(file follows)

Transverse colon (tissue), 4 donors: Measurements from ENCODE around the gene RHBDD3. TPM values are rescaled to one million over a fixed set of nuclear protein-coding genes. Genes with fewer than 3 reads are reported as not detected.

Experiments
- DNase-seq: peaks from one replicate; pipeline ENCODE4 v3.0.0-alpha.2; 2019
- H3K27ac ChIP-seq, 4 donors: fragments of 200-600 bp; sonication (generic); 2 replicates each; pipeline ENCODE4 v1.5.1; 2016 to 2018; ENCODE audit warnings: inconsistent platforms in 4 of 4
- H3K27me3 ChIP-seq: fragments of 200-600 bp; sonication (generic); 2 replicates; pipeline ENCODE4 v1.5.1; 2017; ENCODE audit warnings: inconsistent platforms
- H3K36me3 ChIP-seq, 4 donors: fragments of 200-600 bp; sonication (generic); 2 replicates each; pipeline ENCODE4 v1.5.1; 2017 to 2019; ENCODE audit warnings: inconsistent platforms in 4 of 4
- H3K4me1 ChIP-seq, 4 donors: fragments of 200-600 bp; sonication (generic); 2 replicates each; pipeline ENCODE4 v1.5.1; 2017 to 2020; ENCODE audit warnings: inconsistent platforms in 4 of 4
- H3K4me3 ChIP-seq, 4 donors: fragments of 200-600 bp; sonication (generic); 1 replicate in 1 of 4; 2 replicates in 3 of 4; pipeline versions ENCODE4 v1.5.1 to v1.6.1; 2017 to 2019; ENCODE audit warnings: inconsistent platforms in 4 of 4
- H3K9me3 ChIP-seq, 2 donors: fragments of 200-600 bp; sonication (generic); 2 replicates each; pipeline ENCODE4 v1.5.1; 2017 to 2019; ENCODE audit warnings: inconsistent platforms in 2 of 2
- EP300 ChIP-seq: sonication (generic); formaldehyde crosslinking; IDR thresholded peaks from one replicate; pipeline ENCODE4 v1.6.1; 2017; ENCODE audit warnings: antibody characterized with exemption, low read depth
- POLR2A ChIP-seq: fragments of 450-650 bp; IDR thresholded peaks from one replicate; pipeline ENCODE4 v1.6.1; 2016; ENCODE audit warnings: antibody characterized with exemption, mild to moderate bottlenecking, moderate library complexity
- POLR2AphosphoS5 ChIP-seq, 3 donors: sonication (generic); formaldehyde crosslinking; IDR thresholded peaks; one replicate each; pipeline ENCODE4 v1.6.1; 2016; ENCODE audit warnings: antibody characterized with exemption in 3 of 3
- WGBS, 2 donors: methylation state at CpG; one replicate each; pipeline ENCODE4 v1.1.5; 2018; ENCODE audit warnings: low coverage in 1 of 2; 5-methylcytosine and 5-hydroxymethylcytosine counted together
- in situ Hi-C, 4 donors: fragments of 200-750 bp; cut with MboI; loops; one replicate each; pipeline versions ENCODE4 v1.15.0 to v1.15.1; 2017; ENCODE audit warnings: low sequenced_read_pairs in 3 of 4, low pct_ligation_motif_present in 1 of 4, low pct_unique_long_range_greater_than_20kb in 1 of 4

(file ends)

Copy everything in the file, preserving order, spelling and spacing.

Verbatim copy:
Transverse colon (tissue), 4 donors: Measurements from ENCODE around the gene RHBDD3. TPM values are rescaled to one million over a fixed set of nuclear protein-coding genes. Genes with fewer than 3 reads are reported as not detected.

Experiments
- DNase-seq: peaks from one replicate; pipeline ENCODE4 v3.0.0-alpha.2; 2019
- H3K27ac ChIP-seq, 4 donors: fragments of 200-600 bp; sonication (generic); 2 replicates each; pipeline ENCODE4 v1.5.1; 2016 to 2018; ENCODE audit warnings: inconsistent platforms in 4 of 4
- H3K27me3 ChIP-seq: fragments of 200-600 bp; sonication (generic); 2 replicates; pipeline ENCODE4 v1.5.1; 2017; ENCODE audit warnings: inconsistent platforms
- H3K36me3 ChIP-seq, 4 donors: fragments of 200-600 bp; sonication (generic); 2 replicates each; pipeline ENCODE4 v1.5.1; 2017 to 2019; ENCODE audit warnings: inconsistent platforms in 4 of 4
- H3K4me1 ChIP-seq, 4 donors: fragments of 200-600 bp; sonication (generic); 2 replicates each; pipeline ENCODE4 v1.5.1; 2017 to 2020; ENCODE audit warnings: inconsistent platforms in 4 of 4
- H3K4me3 ChIP-seq, 4 donors: fragments of 200-600 bp; sonication (generic); 1 replicate in 1 of 4; 2 replicates in 3 of 4; pipeline versions ENCODE4 v1.5.1 to v1.6.1; 2017 to 2019; ENCODE audit warnings: inconsistent platforms in 4 of 4
- H3K9me3 ChIP-seq, 2 donors: fragments of 200-600 bp; sonication (generic); 2 replicates each; pipeline ENCODE4 v1.5.1; 2017 to 2019; ENCODE audit warnings: inconsistent platforms in 2 of 2
- EP300 ChIP-seq: sonication (generic); formaldehyde crosslinking; IDR thresholded peaks from one replicate; pipeline ENCODE4 v1.6.1; 2017; ENCODE audit warnings: antibody characterized with exemption, low read depth
- POLR2A ChIP-seq: fragments of 450-650 bp; IDR thresholded peaks from one replicate; pipeline ENCODE4 v1.6.1; 2016; ENCODE audit warnings: antibody characterized with exemption, mild to moderate bottlenecking, moderate library complexity
- POLR2AphosphoS5 ChIP-seq, 3 donors: sonication (generic); formaldehyde crosslinking; IDR thresholded peaks; one replicate each; pipeline ENCODE4 v1.6.1; 2016; ENCODE audit warnings: antibody characterized with exemption in 3 of 3
- WGBS, 2 donors: methylation state at CpG; one replicate each; pipeline ENCODE4 v1.1.5; 2018; ENCODE audit warnings: low coverage in 1 of 2; 5-methylcytosine and 5-hydroxymethylcytosine counted together
- in situ Hi-C, 4 donors: fragments of 200-750 bp; cut with MboI; loops; one replicate each; pipeline versions ENCODE4 v1.15.0 to v1.15.1; 2017; ENCODE audit warnings: low sequenced_read_pairs in 3 of 4, low pct_ligation_motif_present in 1 of 4, low pct_unique_long_range_greater_than_20kb in 1 of 4